Why do I have white spots on my teeth?
I noticed a lot of little white spots on my teeth, which I can see on the front ones. They don?t hurt or ache, but I don?t know what?s going on. Is this some sort of disease or should I just have a dentist check the spots out?
There are a few different causes of spots on the teeth, and I would definitely have your dentist check them out if you have not done so already. First, if the spots have been present since you were a child, this may be due to some disruption in the enamel formation at that time. Enamel hypoplasia in newly forming teeth is very common, as is hyperfluorosis, white spots caused from ingesting too much fluoride. If the spots are new and appeared on fully formed adult teeth, then these causes are unlikely. Another potential cause is plaque formation. Plaque is debris and bacterial that form hard scale on the surface of the teeth, usually near the gum line. When present, plaque can make this portion of the teeth look discolored, and this may be what you are seeing. Finally, the beginning stages of tooth decay or cavities can sometimes look like white spots, because as the bacteria produce acids that digest and thin out the tooth enamel, the enamel may begin to look white. I would definitely suggest that you set up a visit with your dentist. They will be able to take a look at the spots and figure out if some treatment is needed.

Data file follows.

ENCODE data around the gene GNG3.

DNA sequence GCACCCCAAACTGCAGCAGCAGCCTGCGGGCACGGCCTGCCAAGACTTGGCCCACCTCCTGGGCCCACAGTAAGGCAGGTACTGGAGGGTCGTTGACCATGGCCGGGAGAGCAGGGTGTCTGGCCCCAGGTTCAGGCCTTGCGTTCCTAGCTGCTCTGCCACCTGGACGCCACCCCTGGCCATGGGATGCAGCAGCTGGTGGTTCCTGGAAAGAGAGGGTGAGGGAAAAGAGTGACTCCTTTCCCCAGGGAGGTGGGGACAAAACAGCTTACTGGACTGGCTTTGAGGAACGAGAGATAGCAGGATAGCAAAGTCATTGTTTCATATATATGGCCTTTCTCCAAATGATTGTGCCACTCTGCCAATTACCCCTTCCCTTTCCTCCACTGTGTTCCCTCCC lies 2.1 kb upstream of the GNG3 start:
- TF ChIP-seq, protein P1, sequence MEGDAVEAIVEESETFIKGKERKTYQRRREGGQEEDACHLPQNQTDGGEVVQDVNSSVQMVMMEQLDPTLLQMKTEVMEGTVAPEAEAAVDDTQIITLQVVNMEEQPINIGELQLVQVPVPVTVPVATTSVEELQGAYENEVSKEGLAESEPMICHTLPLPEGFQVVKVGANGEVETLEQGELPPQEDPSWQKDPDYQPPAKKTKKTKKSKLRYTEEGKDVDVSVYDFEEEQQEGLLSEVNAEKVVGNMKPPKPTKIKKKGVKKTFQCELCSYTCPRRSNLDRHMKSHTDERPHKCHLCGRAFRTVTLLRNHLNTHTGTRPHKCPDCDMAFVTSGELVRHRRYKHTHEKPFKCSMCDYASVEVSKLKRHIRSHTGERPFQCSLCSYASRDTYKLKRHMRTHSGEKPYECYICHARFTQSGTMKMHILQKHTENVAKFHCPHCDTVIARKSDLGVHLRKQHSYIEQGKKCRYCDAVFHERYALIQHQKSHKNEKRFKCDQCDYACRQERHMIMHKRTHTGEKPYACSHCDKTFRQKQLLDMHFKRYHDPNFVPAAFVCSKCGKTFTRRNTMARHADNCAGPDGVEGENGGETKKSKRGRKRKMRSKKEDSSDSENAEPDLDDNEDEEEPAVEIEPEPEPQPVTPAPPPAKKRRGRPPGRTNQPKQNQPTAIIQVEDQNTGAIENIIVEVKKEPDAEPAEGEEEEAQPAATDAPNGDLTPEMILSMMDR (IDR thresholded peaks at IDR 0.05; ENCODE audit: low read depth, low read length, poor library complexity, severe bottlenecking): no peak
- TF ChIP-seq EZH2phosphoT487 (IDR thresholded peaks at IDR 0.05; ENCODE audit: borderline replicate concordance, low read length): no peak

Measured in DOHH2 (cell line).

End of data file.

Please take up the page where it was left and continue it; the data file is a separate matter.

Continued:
This answer is for general informational purposes only and is not a substitute for professional medical advice.
If you think you may have a medical emergency, call your doctor or (in the United States) 911 immediately. Always seek the advice of your doctor before starting or changing treatment. Medical professionals who provide responses to health-related questions are intended third party beneficiaries with certain rights under Zocdoc’s Terms of Service.
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